I’ve been posting chase reports in scattershot fashion. After yesterday’s squall line … not much to see … I posted a report from the May 20 Duncan, Oklahoma, tornado. It was small, and the condensation funnel didn’t extend all the way to the ground, but we had confirmation that the circulation did indeed contact the ground. After we saw it, we saw the radar from the Moore, Oklahoma, tornado and knew we had missed a large and devastating tornado. A lot of the storm chasers (and there are so many these days) were in our target area and missed it, too. Here’s the video, which you can also find on the report page with all the photos.
See all the 2013 reports – they’re growing! One of my favorites so far is from May 26 – a gorgeous, sculpted supercell in Nebraska. Here’s a photo from that day. This storm had both incredible structure and dazzling lightning. Video will come later.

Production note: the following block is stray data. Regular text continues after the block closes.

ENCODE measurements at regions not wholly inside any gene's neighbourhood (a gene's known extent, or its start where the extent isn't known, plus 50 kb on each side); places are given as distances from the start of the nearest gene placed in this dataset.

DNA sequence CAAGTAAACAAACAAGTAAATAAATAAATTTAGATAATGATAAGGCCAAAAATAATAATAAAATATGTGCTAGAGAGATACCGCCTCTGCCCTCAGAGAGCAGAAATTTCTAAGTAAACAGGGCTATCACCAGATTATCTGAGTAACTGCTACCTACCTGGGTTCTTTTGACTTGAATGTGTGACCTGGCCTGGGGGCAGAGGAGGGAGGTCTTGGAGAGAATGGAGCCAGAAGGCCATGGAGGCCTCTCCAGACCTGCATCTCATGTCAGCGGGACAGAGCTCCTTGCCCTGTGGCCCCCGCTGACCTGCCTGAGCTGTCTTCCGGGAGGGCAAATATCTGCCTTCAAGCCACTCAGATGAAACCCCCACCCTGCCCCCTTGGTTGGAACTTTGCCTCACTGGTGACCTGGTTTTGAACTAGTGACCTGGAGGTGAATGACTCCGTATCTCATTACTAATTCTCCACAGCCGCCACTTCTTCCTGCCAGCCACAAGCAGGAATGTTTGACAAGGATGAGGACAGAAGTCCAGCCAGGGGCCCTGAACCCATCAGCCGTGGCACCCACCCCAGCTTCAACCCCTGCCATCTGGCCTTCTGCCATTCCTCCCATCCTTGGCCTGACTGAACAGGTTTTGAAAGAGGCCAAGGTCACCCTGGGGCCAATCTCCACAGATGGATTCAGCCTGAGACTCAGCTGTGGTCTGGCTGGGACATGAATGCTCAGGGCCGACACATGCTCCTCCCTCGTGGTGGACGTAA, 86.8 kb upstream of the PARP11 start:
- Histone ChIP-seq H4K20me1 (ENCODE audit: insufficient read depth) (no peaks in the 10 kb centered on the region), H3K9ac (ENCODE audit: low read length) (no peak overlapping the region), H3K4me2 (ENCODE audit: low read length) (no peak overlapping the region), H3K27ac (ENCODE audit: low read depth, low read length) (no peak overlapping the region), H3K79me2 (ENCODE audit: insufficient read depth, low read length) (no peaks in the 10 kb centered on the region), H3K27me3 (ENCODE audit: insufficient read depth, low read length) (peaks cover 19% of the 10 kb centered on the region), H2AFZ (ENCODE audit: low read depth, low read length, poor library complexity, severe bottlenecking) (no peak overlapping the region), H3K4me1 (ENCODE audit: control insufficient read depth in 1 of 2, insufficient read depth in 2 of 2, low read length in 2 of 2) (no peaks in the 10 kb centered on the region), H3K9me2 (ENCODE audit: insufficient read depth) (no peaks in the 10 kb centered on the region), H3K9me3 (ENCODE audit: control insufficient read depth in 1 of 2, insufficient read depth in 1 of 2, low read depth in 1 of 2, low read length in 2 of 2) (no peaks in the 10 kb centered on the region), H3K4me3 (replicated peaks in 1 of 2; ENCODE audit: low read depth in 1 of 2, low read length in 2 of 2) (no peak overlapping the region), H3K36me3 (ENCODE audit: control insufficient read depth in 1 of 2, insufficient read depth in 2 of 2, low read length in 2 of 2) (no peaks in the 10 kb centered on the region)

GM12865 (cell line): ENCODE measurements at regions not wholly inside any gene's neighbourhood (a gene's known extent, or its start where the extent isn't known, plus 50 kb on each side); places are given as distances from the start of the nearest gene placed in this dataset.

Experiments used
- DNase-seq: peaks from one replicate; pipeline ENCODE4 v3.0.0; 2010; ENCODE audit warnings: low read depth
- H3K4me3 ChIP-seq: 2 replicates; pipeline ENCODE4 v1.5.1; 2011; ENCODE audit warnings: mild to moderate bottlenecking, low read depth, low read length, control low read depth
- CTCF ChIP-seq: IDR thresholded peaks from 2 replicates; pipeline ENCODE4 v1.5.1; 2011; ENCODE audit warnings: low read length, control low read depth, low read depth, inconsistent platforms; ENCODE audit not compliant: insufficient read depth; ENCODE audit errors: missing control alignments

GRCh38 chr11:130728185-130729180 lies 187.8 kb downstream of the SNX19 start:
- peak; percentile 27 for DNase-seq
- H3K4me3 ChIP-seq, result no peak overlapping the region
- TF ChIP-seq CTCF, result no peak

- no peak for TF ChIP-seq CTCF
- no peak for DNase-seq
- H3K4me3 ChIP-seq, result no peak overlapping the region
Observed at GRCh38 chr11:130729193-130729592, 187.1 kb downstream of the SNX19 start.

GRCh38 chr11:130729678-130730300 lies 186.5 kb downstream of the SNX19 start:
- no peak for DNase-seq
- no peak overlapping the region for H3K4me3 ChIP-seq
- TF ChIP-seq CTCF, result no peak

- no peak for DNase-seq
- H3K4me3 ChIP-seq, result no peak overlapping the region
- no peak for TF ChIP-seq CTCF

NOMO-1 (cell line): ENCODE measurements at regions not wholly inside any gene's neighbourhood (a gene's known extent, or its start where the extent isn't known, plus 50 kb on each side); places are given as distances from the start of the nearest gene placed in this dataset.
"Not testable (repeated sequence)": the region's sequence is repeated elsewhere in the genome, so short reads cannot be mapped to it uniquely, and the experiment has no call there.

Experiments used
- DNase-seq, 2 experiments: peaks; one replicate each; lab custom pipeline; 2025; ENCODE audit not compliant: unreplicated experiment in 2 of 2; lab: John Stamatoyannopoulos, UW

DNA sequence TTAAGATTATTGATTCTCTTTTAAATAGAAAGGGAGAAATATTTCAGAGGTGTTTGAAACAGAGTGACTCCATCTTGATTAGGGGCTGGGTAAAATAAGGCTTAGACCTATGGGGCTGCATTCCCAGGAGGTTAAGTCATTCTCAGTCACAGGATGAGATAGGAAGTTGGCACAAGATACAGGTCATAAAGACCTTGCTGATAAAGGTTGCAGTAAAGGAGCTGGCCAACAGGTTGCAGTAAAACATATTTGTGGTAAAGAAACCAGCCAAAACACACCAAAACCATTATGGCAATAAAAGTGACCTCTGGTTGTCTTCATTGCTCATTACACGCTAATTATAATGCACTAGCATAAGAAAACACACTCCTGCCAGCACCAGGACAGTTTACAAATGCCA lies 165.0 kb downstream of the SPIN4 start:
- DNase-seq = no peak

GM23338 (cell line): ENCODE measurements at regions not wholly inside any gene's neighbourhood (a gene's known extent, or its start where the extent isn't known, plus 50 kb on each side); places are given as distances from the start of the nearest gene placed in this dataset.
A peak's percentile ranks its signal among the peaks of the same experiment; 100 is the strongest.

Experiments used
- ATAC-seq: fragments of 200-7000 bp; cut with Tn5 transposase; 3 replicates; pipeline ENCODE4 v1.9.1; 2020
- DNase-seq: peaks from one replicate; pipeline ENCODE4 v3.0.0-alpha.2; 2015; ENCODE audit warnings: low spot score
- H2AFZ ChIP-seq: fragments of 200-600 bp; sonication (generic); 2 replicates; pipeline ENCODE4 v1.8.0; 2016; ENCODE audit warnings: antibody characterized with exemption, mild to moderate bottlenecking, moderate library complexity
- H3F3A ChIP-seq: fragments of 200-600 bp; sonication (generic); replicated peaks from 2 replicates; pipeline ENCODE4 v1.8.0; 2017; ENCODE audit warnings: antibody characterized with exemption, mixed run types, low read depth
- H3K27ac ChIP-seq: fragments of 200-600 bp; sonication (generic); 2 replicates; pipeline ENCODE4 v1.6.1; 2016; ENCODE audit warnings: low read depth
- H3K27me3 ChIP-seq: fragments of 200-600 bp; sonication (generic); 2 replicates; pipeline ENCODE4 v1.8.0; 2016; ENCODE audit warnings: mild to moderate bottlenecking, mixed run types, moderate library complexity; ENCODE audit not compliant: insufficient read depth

Normally I don’t go around quoting myself, but I couldn’t help but think of a line from my novel “Tornado Pinball” when I saw this rotating updraft spinning above our heads during a storm chase May 24: “The rotation above the road drew him in, a swirling gateway to infinity, all the circles of nature, a tunnel to the past.”
This storm, which I chased with friends from northeast Colorado into Nebraska, was filled with high-based rotation, shear funnels and lightning and eventually was severe- and tornado-warned. But the “cinnamon bun” swirl above our heads was its most beautiful and entrancing moment. This video includes time-lapses of it. You can find the full report with video and photos here.